BERRYVILLE — Clarke County High School students will have to adjust to a daily eight-period schedule when classes resume Aug. 31.
One person voiced opposition to the plan at Monday night’s School Board meeting.
For roughly 20 years, the high school has operated on an A/B block schedule with four classes meeting each day. Classes have alternated daily, with periods lasting between 85-95 minutes.
Plans for students to attend all eight of their classes daily, amid shorter periods, were announced in June.
Discussions about having eight-period days began two years ago. The idea was put on the back burner when the COVID-19 became an issue, according to Clarke County Public Schools Superintendent Chuck Bishop.
Henry Schmick of White Post suggested to the School Board on Monday night that implementing eight-period days be postponed longer.
“Going back to school is going to be a stressful event” for students, Schmick said. “Why are you going to make it more intense?”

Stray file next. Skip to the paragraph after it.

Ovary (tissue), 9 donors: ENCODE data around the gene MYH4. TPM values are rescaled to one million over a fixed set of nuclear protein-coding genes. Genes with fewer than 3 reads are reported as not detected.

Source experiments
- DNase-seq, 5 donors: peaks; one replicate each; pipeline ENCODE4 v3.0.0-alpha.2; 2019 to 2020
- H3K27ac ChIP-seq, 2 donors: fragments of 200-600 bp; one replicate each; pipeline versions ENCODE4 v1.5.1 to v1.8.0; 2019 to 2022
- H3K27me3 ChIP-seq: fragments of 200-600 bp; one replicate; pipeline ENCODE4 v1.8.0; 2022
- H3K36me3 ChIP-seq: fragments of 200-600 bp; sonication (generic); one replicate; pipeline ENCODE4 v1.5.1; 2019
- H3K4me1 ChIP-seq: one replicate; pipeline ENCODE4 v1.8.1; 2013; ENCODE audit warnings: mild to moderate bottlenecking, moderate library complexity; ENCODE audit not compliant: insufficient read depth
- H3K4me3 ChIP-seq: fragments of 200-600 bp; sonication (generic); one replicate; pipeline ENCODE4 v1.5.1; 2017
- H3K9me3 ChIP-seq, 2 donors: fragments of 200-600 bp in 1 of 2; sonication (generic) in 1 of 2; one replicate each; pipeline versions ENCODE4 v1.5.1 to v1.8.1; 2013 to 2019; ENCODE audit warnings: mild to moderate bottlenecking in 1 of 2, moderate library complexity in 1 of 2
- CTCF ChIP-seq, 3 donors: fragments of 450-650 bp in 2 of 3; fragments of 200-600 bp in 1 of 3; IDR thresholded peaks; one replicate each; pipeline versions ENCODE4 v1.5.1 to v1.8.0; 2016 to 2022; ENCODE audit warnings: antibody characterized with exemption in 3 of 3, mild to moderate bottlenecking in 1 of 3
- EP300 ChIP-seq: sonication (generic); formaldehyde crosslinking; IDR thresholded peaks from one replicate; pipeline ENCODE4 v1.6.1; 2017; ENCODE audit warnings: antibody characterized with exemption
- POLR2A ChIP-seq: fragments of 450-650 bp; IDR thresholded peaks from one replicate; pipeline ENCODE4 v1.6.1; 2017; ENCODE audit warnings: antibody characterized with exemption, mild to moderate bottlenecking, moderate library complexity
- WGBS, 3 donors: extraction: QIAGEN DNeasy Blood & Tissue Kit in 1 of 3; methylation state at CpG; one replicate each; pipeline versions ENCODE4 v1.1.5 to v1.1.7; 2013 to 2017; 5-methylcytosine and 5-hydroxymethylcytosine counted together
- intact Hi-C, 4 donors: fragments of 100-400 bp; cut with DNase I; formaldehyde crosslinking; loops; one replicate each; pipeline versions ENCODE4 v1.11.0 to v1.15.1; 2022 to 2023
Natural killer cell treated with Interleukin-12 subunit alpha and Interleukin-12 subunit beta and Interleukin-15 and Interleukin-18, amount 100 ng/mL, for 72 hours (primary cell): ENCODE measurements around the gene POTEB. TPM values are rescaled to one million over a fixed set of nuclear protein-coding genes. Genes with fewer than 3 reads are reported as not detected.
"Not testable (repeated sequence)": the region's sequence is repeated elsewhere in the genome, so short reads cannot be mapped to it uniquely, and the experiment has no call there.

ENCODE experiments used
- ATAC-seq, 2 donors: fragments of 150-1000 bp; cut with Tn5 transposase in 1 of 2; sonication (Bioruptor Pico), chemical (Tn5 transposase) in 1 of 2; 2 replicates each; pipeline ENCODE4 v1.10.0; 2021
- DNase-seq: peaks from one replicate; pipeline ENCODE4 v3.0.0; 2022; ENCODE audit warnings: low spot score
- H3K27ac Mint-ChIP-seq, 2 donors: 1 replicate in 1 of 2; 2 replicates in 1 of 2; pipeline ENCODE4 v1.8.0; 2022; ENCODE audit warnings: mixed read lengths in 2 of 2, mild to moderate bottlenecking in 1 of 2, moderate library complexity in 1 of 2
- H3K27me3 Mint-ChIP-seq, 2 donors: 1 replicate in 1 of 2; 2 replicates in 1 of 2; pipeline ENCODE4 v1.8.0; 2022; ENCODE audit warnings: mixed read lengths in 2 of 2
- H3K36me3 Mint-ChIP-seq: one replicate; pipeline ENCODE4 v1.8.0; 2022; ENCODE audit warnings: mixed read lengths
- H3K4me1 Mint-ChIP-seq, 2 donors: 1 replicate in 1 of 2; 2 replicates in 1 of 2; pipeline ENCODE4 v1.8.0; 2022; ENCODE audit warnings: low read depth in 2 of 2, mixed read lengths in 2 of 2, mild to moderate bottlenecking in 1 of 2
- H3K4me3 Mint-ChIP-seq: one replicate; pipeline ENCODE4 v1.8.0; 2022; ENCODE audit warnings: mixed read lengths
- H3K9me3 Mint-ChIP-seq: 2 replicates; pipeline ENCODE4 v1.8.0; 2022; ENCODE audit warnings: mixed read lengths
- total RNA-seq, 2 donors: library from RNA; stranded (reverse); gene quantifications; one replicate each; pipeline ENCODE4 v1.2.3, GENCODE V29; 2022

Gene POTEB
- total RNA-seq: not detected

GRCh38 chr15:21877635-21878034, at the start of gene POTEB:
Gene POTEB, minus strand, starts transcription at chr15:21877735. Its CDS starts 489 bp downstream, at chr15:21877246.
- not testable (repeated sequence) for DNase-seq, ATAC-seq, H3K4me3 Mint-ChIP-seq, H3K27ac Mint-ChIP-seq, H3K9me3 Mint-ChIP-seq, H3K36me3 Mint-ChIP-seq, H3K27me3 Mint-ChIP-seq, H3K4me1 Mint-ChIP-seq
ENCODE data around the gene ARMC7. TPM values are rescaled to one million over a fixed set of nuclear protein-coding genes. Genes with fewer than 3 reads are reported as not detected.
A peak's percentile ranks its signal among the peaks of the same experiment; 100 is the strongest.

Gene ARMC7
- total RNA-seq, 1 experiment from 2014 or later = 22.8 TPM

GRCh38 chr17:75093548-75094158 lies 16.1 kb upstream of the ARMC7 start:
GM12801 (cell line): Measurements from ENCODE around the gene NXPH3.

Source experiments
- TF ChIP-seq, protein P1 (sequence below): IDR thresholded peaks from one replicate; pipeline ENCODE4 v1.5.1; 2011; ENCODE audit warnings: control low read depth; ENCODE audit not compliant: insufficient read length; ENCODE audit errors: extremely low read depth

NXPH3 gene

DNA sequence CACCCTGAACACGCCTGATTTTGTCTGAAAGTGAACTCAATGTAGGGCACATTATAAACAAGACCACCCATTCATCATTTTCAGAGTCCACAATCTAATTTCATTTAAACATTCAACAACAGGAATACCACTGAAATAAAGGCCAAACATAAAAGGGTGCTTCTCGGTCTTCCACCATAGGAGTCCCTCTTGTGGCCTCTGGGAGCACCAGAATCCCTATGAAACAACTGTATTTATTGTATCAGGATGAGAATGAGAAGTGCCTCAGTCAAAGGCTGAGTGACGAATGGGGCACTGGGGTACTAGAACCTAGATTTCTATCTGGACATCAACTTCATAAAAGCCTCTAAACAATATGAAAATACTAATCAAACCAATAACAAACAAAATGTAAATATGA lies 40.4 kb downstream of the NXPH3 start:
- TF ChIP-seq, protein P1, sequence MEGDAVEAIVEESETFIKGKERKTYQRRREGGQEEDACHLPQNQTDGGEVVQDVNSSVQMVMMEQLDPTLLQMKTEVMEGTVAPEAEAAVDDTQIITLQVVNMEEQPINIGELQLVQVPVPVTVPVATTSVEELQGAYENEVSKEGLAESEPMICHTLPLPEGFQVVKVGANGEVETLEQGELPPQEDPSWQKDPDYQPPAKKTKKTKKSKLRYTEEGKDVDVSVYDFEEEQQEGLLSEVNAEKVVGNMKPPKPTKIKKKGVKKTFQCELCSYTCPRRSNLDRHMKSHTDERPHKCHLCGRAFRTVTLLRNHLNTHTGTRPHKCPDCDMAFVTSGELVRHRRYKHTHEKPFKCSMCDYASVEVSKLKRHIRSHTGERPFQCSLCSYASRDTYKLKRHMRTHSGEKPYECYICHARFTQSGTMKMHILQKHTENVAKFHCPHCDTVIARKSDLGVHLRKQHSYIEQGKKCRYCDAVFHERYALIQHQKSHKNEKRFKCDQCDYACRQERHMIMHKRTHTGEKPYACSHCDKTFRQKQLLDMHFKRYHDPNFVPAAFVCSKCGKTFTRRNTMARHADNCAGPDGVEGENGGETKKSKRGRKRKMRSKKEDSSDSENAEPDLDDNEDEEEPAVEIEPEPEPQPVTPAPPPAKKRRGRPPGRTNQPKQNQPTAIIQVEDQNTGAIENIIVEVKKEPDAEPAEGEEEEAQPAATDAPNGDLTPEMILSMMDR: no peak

Clarke County Public Schools plans to resume in-person learning five days a week when the new school year starts.
Eight classes daily will be “much more of a cognitive load on them,” forcing them to do more multi-tasking, he said.
Schmick suggested keeping block scheduling and starting the school day at the high school at 9:05 a.m. instead of 8:05 a.m., so students can get an extra hour of sleep each night. He indicated that could help them learn better.
Neither board members nor division administrators responded to Schmick’s comments.
Bishop, in his email to The Star, wrote that having worked in public schools for 30 years, “I’ve learned that there is no perfect schedule, just as there is no perfect school calendar. Each schedule has its pros and cons.”
“It is our belief that students will benefit from seeing their teachers each day, especially as we return from the inconsistencies created by the pandemic,” he said.
Eight-period days “will be an adjustment for staff and students, but one that we will work through together,” Bishop added.